Tyrell Bay

You can’t say all the Caribbean is the same; there’s a subtle difference between all the islands and it’s not just the geography.

Although Carriacou is but a stone’s throw away from Union Island, it couldn’t be more different. In stark contrast to Clifton Harbour, the hassle factor in Tyrell Bay is non-existent. And the town is a sleepy old place with a few low-key restaurants dotted along the waterfront. It’s also very well sheltered from the wind and the swell – almost like being in a marina. We anchored here in the sand, amongst the growing numbers of mooring balls, and that remained our base for a few days.

There are mangroves on the northern side of the bay, which can be used by yachts to provide shelter during tropical storms. Otherwise, there’s no anchoring in the mangroves as part of an effort to preserve wildlife, which needs preserving because there isn’t any there at the moment. We didn’t see a thing in the trees or the water. Similarly, although the water in Tyrell bay is gin-clear, there isn’t much underneath apart from the occasional beer bottle and broken mooring. It’s odd, but it will hopefully improve.


Clearing In

Tyrell Bay is the most northern part of Grenada where it’s possible to clear in using the Sailclear system. This system allows you to give advance notice of arrival and it facilitates clearing in when you do arrive – provided that the customs and immigration folks have internet connectivity. Luckily, we chose a day when the internet was working. And with no forms to fill in, it made it almost worth the wait for the customs officer to return from lunch one hour late. But people need to eat, right? So let’s give the guy a break – even an extended one.

While waiting for the customs and immigration office to open, I sat listening to some of my fellow sailors also waiting for the office to open. One was giving a monologue to two girls on the reasons not to go to Mustique but to go somewhere else instead to see Mick Jagger on a bike. And another, with a head like Captain Jack Sparrow and clothes like Albert Steptoe, was lecturing a disinterested crowd on the San Blas islands. Between them, these guys could blow away any contestant on ‘Just a Minute’ if the repetition rule were thrown out. I suspect both these fellas hadn’t spoken to anyone for a while.

Eventually, after what seemed like three hours, but in actuality was 40 minutes, the customs officer returned, and a disorderly queue formed. Clearance was easy. One officer acted as representative for all the agencies and cleared the backlog in no time at all. I even got a recommendation on where to spend Friday night. Excellent.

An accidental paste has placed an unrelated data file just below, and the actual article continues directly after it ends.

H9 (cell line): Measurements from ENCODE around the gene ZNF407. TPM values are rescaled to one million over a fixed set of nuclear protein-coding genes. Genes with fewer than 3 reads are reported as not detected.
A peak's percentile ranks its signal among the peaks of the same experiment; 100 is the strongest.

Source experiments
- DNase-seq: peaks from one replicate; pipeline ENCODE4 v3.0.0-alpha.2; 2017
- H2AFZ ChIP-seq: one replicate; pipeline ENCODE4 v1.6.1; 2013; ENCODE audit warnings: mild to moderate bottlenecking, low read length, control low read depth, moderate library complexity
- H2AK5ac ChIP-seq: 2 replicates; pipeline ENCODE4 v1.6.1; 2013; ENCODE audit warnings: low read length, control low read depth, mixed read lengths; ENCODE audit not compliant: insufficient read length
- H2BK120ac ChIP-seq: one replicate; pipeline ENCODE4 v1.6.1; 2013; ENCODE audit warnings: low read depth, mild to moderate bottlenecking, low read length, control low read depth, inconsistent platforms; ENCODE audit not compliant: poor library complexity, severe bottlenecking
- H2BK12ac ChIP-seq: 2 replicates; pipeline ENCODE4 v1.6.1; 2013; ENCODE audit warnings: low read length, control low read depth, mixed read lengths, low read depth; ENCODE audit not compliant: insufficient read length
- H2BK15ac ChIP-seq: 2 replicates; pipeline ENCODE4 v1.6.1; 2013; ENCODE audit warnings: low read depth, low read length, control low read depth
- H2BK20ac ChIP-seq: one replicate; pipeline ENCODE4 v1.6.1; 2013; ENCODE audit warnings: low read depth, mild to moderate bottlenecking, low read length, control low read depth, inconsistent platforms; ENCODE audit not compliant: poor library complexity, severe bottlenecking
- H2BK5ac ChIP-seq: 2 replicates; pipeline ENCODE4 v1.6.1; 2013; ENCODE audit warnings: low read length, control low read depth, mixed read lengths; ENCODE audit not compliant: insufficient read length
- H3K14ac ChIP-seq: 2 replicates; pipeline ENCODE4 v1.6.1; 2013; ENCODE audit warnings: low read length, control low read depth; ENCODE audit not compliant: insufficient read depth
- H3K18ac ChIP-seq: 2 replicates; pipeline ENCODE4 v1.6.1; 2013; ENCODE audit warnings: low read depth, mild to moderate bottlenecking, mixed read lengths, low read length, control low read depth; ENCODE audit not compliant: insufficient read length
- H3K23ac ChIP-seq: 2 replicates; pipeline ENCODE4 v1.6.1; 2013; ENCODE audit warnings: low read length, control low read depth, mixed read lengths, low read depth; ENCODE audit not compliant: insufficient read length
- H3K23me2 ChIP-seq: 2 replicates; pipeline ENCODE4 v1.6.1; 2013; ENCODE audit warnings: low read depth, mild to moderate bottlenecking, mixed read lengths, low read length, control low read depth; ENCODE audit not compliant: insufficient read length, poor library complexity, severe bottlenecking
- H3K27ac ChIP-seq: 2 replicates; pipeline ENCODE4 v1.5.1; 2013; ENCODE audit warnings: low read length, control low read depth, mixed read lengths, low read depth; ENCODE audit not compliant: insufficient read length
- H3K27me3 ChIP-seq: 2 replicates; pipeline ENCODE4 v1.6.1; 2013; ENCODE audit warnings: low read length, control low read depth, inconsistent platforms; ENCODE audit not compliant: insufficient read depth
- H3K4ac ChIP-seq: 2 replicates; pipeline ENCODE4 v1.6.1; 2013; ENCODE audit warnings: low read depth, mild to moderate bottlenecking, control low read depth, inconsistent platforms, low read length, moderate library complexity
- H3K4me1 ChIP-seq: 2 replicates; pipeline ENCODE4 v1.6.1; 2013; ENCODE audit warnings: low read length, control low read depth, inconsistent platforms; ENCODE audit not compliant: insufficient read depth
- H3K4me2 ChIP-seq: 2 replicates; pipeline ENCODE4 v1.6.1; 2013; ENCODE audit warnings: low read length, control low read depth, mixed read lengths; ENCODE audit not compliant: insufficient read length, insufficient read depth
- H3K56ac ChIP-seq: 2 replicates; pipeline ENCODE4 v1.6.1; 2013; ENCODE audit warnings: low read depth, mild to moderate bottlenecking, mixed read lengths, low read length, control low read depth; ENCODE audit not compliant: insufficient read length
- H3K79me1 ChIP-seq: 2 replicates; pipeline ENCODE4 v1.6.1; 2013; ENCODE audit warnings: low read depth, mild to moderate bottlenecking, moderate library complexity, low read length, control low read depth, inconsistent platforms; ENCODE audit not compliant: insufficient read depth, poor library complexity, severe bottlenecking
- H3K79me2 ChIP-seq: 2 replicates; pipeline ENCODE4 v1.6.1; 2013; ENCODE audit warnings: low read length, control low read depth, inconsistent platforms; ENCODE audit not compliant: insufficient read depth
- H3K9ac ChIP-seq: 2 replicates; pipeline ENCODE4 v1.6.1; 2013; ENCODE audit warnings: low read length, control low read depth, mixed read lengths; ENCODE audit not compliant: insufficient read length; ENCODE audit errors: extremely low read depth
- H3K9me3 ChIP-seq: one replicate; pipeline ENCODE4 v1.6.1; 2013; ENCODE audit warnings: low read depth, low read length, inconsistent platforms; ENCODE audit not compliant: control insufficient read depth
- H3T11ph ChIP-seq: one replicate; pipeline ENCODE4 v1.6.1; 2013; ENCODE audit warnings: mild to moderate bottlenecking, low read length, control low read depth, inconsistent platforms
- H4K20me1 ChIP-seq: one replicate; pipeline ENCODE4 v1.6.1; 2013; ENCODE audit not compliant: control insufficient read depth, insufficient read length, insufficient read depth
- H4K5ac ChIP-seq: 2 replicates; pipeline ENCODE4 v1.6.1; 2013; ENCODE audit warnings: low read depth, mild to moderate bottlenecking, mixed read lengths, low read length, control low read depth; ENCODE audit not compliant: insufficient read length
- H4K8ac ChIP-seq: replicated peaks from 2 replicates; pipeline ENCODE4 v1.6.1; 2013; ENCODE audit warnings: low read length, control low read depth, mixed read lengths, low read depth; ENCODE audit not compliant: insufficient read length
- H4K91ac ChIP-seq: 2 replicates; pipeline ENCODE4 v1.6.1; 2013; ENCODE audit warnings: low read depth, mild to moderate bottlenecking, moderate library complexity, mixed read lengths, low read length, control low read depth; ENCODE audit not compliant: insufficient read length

That night we had dinner at the Lazy Turtle Restaurant & Pizzeria. It’s a great place, right on the waterfront and complete with its little dinghy dock. The pizzas were fabulous and the wine not bad either.

View from the Lazy Turtle

Paradise Beach and Sandy Island

The next day we walked around to Paradise Beach where we had lunch at the Off the Hook Bar and Grill right on the beach. This place is a great relaxed environment to hang around for the afternoon and is well worth the trek from Tyrell Bay to get there. Across the water from Paradise Beach is Sandy Island which, like Paradise Bay, is part of a protected marine zone. It looks stunningly beautiful, so we decided to go there a couple of days later.

Off the Hook

Paradise Beach

By way of yet another coincidence, we found our French friends on Punch Coco already at Sandy Island. They had arrived just that morning. And unknown to either of us, they had also been in the same anchorage as us for the previous two days. We found a mooring buoy close to them, said bonjour, checked the mooring buoy, and headed off to the beach with snorkels at the ready.

One of the great things about Sandy Island is the wildlife. The snorkelling on the northern part of the bay is fabulous. The colour of the coral is returning after hurricane damage, and this area is full of fish. Outside of the water, the pelicans provide entertainment through their displays of inelegance. They fall into the water rather than dive and give the appearance of a heavily-laden transport aircraft when taking off.

The owner of Off the Hook has the monopoly on the taxi service from Paradise Beach, whizzing people over to and from Sandy Island. He also sells fish and lobster to folks on their boats and holds a beach fire and barbecue once a week. Maybe next time.

Welcome to Sandy Island

Sandy Island from our mooring

Sandy Island Beach

Pelicans falling into the water

We’re off to Grenada next.

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